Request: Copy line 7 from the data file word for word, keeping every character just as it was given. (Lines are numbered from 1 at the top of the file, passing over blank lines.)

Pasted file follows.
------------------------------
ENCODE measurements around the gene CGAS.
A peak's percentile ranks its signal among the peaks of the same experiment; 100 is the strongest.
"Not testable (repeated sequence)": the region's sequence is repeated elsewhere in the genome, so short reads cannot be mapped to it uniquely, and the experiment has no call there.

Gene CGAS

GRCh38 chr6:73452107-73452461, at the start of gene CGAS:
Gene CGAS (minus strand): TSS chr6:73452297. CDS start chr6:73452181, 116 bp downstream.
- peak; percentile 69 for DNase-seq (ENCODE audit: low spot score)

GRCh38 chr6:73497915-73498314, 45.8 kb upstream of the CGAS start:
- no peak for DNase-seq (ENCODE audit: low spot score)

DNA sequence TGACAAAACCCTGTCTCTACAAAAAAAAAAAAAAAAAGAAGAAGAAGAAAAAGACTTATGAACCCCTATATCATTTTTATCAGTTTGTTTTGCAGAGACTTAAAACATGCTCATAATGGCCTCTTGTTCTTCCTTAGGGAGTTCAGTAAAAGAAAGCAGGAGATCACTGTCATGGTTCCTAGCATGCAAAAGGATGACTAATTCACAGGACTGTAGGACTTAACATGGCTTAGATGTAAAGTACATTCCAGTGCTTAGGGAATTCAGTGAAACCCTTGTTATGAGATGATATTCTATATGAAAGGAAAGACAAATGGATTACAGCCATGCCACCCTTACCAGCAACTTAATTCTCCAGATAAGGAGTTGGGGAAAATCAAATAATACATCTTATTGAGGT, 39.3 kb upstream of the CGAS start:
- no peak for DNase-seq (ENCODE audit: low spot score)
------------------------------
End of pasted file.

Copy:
- peak; percentile 69 for DNase-seq (ENCODE audit: low spot score)